With all the heavy rainfall across Southern New Hampshire in recent weeks, exterminators like Larry Johnson are finding many carpenter ants trying to get inside.
“We’ve been very busy,” said Johnson, owner of Absolute Pest Management in Derry. His business has been going strong from 7 a.m. to 9 p.m. to address the calls lately.
Although some say there is no direct correlation between the recent rain and humidity and carpenter ant activity, it can lead to wood rot if wood is not pressure-treated or if it is exposed, said Margaret Hagen, director of the Family, Home and Garden Education Center at the University of New Hampshire Cooperative Extension. The carpenter ants build nests in wood that is wet and punky, she said.
One of Johnson’s recent customers, Al Turmel of Manchester, said the recent rains brought back a carpenter ant problem he had a few years ago.
“I was very happy to see them leave,” he said. “I know that they can cause a lot of damage.” Turmel tried to address his carpenter ant problem a few years by himself, but the insects returned, so he called in a professional. He made that same call again when he recently saw the ants inside and outside his house and an apartment he owns.

Since the extermination, Turmel said he hasn’t seen the carpenter ants come back.
Carpenter ants are attracted to places where there is excessive wetness, Hagen said. Inside the house, that could be behind the dishwasher or in the bathroom if there are leaks. Outside, wooden siding, steps, porch columns, gutters and window trims are places carpenter ants might nest.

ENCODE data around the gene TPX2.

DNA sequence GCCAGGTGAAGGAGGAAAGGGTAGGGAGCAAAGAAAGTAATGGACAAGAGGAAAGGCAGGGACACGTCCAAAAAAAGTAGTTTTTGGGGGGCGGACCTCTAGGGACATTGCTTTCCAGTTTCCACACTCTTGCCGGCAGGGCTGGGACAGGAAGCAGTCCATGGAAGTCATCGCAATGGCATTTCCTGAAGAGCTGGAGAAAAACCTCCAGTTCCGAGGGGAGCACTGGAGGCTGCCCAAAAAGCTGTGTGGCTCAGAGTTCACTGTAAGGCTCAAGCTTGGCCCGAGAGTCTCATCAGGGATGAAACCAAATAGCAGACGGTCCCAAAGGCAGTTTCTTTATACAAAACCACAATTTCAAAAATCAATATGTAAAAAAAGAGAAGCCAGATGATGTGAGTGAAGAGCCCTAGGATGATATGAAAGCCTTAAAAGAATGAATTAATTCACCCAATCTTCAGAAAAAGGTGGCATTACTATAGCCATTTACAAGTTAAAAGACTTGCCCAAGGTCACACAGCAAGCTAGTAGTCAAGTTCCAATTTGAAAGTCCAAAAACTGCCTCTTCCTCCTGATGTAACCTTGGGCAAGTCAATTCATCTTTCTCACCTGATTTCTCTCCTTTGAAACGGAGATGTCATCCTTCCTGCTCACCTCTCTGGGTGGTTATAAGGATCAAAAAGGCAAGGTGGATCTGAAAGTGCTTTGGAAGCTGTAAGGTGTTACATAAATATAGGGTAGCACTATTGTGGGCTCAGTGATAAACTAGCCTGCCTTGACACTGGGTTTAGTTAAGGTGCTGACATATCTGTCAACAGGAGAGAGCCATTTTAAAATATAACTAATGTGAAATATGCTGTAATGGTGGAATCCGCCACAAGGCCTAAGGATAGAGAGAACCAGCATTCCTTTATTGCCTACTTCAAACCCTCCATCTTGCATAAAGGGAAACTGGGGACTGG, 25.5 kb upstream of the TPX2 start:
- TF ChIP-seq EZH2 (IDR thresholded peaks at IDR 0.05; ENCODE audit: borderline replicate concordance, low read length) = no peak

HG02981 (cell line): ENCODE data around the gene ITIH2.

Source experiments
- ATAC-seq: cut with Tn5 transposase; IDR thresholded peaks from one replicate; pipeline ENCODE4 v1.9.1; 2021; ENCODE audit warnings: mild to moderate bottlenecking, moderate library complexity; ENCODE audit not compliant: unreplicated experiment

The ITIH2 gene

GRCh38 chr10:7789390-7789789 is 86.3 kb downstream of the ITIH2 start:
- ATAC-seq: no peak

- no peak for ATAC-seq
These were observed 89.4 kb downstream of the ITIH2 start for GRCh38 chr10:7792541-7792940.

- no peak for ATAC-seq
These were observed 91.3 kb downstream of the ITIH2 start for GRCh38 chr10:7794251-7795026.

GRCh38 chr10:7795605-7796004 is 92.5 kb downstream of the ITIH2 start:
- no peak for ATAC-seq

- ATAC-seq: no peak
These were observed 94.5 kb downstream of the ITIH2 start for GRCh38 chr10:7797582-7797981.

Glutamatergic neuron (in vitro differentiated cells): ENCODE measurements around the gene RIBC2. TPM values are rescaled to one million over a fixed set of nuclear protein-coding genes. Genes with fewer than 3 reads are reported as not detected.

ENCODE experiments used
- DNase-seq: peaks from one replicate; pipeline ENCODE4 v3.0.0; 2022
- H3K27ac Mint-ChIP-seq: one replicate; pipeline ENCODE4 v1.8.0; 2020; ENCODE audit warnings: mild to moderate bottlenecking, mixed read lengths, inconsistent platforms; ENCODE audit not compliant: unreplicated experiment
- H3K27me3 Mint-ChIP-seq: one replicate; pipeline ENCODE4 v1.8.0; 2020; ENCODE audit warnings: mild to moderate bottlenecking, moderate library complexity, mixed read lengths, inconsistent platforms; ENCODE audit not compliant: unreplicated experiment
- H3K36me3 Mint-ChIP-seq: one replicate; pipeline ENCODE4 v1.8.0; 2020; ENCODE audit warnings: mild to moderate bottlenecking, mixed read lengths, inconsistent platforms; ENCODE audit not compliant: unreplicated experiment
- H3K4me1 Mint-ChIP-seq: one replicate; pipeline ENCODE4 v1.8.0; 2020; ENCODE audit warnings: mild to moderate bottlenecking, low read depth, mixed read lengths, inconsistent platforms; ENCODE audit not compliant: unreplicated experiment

Carpenter ants pose a year-round problem, though the insects are more active in the spring, Hagen said. The ants’ activity typically begins to taper off in early July.
“They don’t go away, you just don’t see them,” Johnson said. The insects become nocturnal in the winter.
Winged carpenter ants, which reproduce and hunt for a new place to nest, are mostly done for the season, Hagen said.
During this time of year, Johnson said carpenter ants are attracted to sweet foods, which is why his company uses a sugar bait now. In the fall, he switches to a protein bait because the carpenter ants are attracted to such foods during that time of year.
Though aphids’ honeydew is their favorite food, Johnson said carpenter ants also eat meat and vegetables. “If you wouldn’t eat it, they won’t eat it,” he said. The exceptions to that rule are toothpaste and fruited candle wax.

Lately, home inspectors are finding many of the problems as this is the time of year when people are buying and selling homes, Johnson said. Inspectors are finding carpenter ant damage and sawdust, he said.